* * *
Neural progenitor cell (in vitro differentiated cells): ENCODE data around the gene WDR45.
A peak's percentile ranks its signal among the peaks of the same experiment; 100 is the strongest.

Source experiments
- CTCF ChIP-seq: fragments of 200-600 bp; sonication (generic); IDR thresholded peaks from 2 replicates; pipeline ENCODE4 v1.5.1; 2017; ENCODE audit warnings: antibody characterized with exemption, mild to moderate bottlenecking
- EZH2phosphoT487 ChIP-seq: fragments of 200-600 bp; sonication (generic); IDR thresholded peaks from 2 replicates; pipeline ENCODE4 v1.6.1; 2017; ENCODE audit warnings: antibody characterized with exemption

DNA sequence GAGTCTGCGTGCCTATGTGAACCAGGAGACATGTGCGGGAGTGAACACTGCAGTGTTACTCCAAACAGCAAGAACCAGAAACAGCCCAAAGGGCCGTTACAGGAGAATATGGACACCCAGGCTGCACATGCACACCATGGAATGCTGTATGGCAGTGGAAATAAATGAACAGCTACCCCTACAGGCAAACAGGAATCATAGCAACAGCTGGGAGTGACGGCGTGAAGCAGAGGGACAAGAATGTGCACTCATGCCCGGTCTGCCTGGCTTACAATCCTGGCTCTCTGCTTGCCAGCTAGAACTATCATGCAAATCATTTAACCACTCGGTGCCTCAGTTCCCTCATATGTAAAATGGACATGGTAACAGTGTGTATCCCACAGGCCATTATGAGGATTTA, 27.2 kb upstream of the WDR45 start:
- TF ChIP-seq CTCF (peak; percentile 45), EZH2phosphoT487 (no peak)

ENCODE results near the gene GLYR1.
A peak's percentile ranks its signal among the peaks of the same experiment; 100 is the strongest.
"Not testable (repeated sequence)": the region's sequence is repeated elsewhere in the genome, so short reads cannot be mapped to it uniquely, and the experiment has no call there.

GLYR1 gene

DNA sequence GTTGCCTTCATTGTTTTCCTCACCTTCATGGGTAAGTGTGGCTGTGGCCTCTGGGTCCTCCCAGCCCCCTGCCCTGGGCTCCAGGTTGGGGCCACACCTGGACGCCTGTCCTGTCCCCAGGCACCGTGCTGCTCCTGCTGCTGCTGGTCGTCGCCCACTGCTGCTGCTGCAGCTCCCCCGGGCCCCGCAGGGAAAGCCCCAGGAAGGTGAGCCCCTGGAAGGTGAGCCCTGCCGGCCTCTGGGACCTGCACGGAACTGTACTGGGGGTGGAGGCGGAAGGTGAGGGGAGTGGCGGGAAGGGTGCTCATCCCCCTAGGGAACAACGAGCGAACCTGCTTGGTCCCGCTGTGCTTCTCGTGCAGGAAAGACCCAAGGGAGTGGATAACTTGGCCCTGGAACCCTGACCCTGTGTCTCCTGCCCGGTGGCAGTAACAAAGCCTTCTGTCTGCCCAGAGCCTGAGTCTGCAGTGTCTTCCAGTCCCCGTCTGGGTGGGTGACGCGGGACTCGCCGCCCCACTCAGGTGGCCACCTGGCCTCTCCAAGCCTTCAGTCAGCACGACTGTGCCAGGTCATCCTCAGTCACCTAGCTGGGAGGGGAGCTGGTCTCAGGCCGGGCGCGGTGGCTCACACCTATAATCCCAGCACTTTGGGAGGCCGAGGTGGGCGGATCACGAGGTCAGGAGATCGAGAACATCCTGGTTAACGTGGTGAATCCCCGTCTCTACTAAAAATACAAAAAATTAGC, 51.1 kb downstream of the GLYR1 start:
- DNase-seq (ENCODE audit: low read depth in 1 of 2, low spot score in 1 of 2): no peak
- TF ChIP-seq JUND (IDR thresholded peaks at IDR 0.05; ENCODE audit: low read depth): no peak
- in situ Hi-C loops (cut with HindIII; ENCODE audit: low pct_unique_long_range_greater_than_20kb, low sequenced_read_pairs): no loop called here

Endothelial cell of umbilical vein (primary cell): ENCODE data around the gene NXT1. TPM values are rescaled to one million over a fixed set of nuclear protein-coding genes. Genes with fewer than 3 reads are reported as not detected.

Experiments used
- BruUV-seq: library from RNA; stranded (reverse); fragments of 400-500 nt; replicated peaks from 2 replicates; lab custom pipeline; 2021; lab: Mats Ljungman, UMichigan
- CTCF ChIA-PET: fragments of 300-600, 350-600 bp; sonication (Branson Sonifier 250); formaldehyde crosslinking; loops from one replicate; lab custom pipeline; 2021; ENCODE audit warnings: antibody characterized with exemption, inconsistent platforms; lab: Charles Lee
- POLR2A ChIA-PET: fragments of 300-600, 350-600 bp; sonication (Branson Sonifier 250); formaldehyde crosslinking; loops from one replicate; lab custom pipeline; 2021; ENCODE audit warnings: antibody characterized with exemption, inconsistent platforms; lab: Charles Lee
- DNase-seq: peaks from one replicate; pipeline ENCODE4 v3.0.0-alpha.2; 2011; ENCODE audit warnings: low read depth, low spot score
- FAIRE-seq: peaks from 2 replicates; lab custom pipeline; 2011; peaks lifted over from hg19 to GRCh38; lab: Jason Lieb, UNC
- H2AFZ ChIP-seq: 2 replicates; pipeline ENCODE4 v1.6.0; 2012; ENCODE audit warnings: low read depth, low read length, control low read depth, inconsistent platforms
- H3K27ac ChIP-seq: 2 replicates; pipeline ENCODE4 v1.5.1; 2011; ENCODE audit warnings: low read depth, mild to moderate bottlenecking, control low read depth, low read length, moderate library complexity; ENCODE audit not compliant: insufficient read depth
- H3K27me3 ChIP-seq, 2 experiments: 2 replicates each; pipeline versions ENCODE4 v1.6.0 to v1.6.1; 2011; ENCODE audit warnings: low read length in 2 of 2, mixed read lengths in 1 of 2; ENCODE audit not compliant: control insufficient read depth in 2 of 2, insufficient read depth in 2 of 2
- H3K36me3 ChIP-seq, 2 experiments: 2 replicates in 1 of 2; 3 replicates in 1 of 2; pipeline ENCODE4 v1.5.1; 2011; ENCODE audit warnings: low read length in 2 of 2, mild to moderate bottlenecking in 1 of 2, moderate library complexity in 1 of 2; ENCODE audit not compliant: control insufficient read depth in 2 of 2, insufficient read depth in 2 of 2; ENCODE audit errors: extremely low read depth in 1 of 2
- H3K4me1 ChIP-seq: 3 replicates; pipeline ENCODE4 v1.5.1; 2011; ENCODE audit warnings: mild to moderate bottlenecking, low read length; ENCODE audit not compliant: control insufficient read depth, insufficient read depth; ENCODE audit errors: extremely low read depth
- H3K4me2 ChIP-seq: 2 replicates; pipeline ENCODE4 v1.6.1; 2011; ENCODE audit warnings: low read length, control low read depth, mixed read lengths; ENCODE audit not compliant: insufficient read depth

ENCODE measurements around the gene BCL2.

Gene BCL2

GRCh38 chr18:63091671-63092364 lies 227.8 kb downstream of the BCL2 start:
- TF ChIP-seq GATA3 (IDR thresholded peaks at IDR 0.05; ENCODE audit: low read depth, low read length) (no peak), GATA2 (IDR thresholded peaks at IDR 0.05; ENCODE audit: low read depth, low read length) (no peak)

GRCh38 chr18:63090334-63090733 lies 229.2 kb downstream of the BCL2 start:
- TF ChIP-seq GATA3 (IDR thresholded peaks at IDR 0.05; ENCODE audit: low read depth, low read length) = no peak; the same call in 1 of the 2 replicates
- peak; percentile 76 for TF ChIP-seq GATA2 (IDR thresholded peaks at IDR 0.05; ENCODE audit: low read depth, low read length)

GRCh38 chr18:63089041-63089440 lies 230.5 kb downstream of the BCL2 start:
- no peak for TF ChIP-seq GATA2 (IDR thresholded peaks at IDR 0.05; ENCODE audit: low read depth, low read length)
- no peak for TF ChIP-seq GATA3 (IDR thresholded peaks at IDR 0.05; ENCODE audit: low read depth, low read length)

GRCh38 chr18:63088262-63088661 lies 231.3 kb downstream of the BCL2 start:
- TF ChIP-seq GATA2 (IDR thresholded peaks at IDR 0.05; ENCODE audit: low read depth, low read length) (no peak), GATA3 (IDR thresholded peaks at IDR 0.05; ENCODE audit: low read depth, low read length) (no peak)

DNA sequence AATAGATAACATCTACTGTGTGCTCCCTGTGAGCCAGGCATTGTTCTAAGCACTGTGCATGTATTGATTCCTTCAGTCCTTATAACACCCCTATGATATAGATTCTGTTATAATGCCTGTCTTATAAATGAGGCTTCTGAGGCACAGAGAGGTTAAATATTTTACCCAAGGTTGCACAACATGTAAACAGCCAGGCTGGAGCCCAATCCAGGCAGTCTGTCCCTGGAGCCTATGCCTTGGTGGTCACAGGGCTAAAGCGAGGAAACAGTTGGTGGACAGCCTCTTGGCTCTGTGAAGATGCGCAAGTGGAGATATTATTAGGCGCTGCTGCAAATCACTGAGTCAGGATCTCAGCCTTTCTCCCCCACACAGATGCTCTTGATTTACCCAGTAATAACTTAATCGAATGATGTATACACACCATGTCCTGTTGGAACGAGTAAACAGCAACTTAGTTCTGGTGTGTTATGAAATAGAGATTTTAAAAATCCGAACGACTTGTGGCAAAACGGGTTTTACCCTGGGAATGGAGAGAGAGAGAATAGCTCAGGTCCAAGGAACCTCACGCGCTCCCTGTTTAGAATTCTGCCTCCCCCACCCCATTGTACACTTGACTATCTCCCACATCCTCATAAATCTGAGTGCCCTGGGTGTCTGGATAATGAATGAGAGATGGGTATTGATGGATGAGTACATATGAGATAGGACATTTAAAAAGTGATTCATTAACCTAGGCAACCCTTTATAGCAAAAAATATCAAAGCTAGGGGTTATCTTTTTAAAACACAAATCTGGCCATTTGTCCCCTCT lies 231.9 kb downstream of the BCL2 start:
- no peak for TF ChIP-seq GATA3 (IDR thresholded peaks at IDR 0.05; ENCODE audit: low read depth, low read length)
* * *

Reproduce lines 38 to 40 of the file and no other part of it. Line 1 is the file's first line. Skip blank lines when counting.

- no peak for TF ChIP-seq GATA3 (IDR thresholded peaks at IDR 0.05; ENCODE audit: low read depth, low read length)

GRCh38 chr18:63088262-63088661 lies 231.3 kb downstream of the BCL2 start:
- TF ChIP-seq GATA2 (IDR thresholded peaks at IDR 0.05; ENCODE audit: low read depth, low read length) (no peak), GATA3 (IDR thresholded peaks at IDR 0.05; ENCODE audit: low read depth, low read length) (no peak)